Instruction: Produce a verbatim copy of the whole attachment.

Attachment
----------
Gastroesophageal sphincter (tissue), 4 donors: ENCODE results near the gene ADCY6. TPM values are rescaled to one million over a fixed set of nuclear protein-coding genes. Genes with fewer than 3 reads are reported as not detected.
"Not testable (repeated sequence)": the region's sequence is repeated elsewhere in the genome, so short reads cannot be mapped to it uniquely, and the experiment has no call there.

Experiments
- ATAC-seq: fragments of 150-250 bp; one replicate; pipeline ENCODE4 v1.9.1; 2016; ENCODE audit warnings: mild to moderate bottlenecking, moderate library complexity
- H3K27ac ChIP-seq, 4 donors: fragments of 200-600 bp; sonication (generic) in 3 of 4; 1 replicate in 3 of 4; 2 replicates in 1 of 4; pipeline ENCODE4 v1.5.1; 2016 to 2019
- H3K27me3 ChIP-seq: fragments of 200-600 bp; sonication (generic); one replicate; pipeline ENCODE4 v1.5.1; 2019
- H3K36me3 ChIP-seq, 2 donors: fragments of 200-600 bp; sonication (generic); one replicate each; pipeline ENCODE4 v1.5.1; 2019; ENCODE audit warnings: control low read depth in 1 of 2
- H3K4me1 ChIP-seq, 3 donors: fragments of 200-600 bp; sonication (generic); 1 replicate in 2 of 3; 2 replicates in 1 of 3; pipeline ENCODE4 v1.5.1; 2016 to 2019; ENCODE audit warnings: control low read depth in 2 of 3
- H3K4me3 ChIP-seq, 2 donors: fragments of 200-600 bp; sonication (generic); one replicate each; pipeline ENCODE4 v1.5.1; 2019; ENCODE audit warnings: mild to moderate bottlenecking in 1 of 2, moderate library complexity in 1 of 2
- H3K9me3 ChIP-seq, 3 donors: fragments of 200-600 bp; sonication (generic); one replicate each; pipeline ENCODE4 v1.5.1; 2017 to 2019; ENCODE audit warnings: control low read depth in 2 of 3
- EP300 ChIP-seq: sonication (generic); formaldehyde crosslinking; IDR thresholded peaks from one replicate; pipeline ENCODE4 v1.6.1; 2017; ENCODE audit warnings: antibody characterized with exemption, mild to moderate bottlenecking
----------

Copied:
Gastroesophageal sphincter (tissue), 4 donors: ENCODE results near the gene ADCY6. TPM values are rescaled to one million over a fixed set of nuclear protein-coding genes. Genes with fewer than 3 reads are reported as not detected.
"Not testable (repeated sequence)": the region's sequence is repeated elsewhere in the genome, so short reads cannot be mapped to it uniquely, and the experiment has no call there.

Experiments
- ATAC-seq: fragments of 150-250 bp; one replicate; pipeline ENCODE4 v1.9.1; 2016; ENCODE audit warnings: mild to moderate bottlenecking, moderate library complexity
- H3K27ac ChIP-seq, 4 donors: fragments of 200-600 bp; sonication (generic) in 3 of 4; 1 replicate in 3 of 4; 2 replicates in 1 of 4; pipeline ENCODE4 v1.5.1; 2016 to 2019
- H3K27me3 ChIP-seq: fragments of 200-600 bp; sonication (generic); one replicate; pipeline ENCODE4 v1.5.1; 2019
- H3K36me3 ChIP-seq, 2 donors: fragments of 200-600 bp; sonication (generic); one replicate each; pipeline ENCODE4 v1.5.1; 2019; ENCODE audit warnings: control low read depth in 1 of 2
- H3K4me1 ChIP-seq, 3 donors: fragments of 200-600 bp; sonication (generic); 1 replicate in 2 of 3; 2 replicates in 1 of 3; pipeline ENCODE4 v1.5.1; 2016 to 2019; ENCODE audit warnings: control low read depth in 2 of 3
- H3K4me3 ChIP-seq, 2 donors: fragments of 200-600 bp; sonication (generic); one replicate each; pipeline ENCODE4 v1.5.1; 2019; ENCODE audit warnings: mild to moderate bottlenecking in 1 of 2, moderate library complexity in 1 of 2
- H3K9me3 ChIP-seq, 3 donors: fragments of 200-600 bp; sonication (generic); one replicate each; pipeline ENCODE4 v1.5.1; 2017 to 2019; ENCODE audit warnings: control low read depth in 2 of 3
- EP300 ChIP-seq: sonication (generic); formaldehyde crosslinking; IDR thresholded peaks from one replicate; pipeline ENCODE4 v1.6.1; 2017; ENCODE audit warnings: antibody characterized with exemption, mild to moderate bottlenecking